20,000 Leagues under the Sea | Study Guide

Jules Verne

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20,000 Leagues under the Sea | Part 2, Chapters 1–3 | Summary

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Summary

Part 2, Chapter 1: The Indian Ocean

Dr. Aronnax begins this section with a number of observations. First, he reflects on Captain Nemo's utter devotion to his men and to his life in (and under) the sea. He is also suspicious of Captain Nemo's motives. Conseil believes Captain Nemo has removed himself from society because he is a "misunderstood genius, tired of the disappointments of the earth," but Captain Nemo's fierce objection to Dr. Aronnax's telescope use, his insistence that the men be locked up (and fed sleeping pills) for a night, and the crew member's violent injury all lead Dr. Aronnax to believe the captain may not be so innocent.

The submarine continues to make fast progress to the Indian Ocean. When it turns northwest toward the tip of the Indian subcontinent, Ned Land suggests trying to escape. Dr. Aronnax, however, disagrees vehemently, arguing the men should wait until the Nautilus is in European waters. During one of the viewing sessions, a group of fierce sharks passes by the submarine's windows, and later, as they enter the Bay of Bengal, they see dead bodies that have washed out from the Ganges.

Part 2, Chapter 2: A New Suggestion by Captain Nemo

On February 28, when the Nautilus is nearing the coast of Sri Lanka, Captain Nemo asks Dr. Aronnax if he'd like to go pearl diving. Dr. Aronnax agrees, and Captain Nemo provides some background on the pearl diving industry and pearl diving process. Dr. Aronnax is scandalized to learn it is a deeply exploitative business: The British own the fisheries in Sri Lanka (and Europeans own them in other oyster hotspots, such as Panama), but the divers, who risk life and limb for an absolute pittance, are all locals. Captain Nemo casually remarks they will be diving in shark territory, which leaves Dr. Aronnax terrified. He secretly hopes Conseil will balk at diving with sharks, thus giving him an out, but as always his loyal assistant happily agrees to accompany him. For his part, Ned Land is excited at the prospect of another exciting excursion and is completely unconcerned about sharks; as a professional harpooner, he says, he is "paid to laugh at them."

Part 2, Chapter 3: A Pearl Worth Ten Million

The men wake up very early the next morning and are rowed by Nautilus crew members to an oyster bed not far from Mannar Island, just off the coast of Sri Lanka. The crew help the men into their diving suits. Per Captain Nemo's instructions, they are only carrying daggers, not guns. The men follow Captain Nemo to a deep underwater grotto, within which is hiding an enormous oyster and its enormous, priceless pearl. They continue on, but in 10 minutes spy a native Indian diving for pearls alone. They stop and observe him—and then watch in horror as a shark smacks the man with its tail while he is underwater. Captain Nemo intervenes and is able to land multiple blows with his dagger, but he is unable to subdue the monster. Just as the shark is about to tear into the captain, Ned Land shoots his harpoon into the animal, wounding it fatally. The men immediately rush to the diver and bring him back to the surface. They are able to resuscitate him, and as he wakes up, Captain Nemo places a string of pearls in his hand. The group leaves him and returns to the dinghy, which is rowed back to the Nautilus.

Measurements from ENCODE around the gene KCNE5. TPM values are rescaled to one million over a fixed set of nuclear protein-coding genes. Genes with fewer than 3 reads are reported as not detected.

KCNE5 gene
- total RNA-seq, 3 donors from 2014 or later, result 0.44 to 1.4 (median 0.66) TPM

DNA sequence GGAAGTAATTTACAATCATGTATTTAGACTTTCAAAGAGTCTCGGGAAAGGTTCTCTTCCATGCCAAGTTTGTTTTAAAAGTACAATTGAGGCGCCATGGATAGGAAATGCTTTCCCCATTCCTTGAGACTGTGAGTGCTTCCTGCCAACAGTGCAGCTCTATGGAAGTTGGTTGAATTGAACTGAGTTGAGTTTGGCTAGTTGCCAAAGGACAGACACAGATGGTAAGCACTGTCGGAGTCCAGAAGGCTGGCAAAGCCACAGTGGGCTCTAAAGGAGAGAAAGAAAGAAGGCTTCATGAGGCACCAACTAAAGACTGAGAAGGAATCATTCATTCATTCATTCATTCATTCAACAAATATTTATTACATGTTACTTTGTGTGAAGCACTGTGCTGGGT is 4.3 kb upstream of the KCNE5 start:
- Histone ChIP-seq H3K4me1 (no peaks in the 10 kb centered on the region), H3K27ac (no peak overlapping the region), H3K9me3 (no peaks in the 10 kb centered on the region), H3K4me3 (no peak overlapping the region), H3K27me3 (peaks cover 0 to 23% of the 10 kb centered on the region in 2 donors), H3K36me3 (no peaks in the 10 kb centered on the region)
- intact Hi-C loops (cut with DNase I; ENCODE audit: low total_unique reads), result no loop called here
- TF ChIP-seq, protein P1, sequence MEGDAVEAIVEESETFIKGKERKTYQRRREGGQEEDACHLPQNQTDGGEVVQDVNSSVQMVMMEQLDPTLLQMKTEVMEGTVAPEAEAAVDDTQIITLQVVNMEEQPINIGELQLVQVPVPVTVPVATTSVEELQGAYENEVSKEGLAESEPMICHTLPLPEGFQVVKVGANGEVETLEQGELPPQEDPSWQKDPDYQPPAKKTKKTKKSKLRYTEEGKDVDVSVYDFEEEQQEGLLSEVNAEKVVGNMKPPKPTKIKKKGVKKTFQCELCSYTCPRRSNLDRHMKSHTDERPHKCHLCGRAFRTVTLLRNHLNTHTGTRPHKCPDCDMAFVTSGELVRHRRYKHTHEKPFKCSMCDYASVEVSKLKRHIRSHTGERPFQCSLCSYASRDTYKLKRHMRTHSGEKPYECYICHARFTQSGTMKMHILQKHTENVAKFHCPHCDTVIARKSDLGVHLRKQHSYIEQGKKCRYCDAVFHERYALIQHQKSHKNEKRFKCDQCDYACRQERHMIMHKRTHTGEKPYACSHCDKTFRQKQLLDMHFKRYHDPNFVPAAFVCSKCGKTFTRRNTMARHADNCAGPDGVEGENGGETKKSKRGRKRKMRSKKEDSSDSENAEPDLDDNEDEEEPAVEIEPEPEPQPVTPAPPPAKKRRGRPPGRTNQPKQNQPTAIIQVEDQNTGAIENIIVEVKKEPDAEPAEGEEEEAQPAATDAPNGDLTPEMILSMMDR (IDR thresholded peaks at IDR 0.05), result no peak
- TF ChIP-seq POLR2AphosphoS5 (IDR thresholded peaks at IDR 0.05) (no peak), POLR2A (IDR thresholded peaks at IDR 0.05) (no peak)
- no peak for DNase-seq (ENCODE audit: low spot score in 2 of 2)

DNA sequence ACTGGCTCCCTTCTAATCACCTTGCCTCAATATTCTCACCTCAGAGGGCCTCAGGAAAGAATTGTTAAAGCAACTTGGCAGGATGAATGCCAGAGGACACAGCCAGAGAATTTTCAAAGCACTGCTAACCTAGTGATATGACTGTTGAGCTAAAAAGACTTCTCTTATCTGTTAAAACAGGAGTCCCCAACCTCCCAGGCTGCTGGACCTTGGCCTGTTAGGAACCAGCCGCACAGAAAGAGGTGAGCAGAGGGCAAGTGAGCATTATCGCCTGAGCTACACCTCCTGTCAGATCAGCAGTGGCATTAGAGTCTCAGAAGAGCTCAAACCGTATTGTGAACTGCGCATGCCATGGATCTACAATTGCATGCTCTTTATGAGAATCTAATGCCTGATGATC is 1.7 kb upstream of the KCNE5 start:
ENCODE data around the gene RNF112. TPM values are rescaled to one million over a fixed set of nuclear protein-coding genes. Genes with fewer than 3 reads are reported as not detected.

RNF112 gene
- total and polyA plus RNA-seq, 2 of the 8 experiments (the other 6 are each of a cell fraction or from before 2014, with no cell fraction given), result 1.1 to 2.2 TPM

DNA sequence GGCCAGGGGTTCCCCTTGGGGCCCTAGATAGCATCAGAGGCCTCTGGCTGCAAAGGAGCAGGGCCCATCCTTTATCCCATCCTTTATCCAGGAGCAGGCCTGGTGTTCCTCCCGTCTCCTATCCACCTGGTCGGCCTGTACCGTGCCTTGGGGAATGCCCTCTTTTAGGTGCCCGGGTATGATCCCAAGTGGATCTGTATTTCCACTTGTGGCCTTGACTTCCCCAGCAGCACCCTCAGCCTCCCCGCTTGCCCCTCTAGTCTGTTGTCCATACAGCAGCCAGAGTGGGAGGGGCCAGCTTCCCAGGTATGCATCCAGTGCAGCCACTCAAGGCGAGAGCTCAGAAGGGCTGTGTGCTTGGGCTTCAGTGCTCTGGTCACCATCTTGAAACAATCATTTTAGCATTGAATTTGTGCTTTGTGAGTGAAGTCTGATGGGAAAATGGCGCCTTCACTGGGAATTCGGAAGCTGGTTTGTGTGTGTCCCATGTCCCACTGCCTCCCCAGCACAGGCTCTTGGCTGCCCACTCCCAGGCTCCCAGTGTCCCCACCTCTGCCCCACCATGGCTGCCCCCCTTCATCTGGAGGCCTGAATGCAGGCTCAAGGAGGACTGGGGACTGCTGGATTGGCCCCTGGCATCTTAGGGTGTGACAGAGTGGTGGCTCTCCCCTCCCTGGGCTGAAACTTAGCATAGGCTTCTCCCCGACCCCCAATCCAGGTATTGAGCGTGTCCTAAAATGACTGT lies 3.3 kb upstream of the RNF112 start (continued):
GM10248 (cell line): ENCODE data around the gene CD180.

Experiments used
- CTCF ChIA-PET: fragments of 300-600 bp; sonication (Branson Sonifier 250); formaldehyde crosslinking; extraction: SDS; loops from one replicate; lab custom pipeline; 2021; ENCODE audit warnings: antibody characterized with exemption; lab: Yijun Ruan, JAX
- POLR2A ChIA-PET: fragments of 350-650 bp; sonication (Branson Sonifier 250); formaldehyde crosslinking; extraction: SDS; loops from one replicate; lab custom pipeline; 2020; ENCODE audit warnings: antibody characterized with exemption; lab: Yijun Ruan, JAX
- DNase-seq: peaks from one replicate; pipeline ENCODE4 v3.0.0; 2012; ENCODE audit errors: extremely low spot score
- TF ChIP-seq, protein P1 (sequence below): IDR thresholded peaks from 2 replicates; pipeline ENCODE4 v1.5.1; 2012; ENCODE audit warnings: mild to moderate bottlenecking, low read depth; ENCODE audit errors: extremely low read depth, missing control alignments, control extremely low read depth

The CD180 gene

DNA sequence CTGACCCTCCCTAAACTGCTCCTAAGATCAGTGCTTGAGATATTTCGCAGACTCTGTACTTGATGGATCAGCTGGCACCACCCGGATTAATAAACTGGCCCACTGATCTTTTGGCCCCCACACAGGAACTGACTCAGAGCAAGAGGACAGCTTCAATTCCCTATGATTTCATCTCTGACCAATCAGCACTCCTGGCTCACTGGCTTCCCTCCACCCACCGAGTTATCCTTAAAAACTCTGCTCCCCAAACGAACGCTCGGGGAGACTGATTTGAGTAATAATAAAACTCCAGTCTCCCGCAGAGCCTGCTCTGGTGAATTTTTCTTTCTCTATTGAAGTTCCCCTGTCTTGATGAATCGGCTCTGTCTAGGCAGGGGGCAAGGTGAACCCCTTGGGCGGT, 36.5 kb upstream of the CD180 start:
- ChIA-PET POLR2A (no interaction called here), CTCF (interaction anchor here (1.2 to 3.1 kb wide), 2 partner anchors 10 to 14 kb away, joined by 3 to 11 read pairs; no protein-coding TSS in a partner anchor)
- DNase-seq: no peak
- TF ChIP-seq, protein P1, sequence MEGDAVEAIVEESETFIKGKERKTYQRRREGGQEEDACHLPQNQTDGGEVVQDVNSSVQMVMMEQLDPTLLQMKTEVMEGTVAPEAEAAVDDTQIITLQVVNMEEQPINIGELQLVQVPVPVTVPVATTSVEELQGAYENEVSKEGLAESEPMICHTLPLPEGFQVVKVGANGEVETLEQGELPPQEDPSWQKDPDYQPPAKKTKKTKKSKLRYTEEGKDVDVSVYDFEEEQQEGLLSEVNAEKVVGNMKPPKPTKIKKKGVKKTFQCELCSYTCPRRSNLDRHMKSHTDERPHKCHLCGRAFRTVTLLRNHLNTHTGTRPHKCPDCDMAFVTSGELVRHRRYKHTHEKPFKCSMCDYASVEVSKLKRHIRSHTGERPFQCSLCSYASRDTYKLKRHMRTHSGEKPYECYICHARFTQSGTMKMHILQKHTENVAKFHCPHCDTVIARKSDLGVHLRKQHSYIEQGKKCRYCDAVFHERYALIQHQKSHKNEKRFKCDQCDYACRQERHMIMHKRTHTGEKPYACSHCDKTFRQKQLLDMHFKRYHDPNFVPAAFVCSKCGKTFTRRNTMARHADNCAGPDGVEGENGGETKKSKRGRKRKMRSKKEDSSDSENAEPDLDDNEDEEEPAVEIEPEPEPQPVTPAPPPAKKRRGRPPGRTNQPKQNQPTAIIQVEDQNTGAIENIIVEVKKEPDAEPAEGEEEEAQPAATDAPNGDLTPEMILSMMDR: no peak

Analysis

At the beginning of Part 2, Dr. Aronnax explains "here begins the second part of this voyage," implying he's recounting the story from the future. His self-aware telegram to the reader is a subtle spoiler; for, if he's telling the story in the future, it's clear he has survived his ordeal. At any rate, his philosophizing at the beginning of the section also gives the story a dramatic boost. The inexplicable events of the past few chapters have been mysterious and a bit troubling, and Dr. Aronnax injects the story with fresh tension. Readers, like Dr. Aronnax, will be on high alert from this point forward to learn whether Captain Nemo is simply a misunderstood loner, as Conseil believes, or if he is involved in something nefarious, as Dr. Aronnax vaguely suspects. While the men's diving exploits and fascinating discoveries aboard the Nautilus are entertaining, they don't move the plot forward. Dr. Aronnax's quest to find out whether Captain Nemo harbors some dark secret, however, certainly does.

On the other hand, it is undeniable that Captain Nemo, for all of his mystery, has a virtuous side. He is deeply devoted to his men, as demonstrated by the burial he gave his crew member, and he is willing to risk his life to save the humble pearl diver from a shark attack. He is also sensitive to injustice. When he and Dr. Aronnax are discussing the pearl industry, he expertly leads the professor to the conclusion that it is a dangerous and horrifically exploitative business—at least for the natives who sacrifice their health to enrich pearl-harvesting company owners. There may be another reason for his bravery: he sees himself in the pearl diver. The very last lines of the section offer a tantalizing hint at Captain Nemo's past: "That Indian, doctor, is the inhabitant of an oppressed country. I am his compatriot, and shall remain so to my very last breath!"

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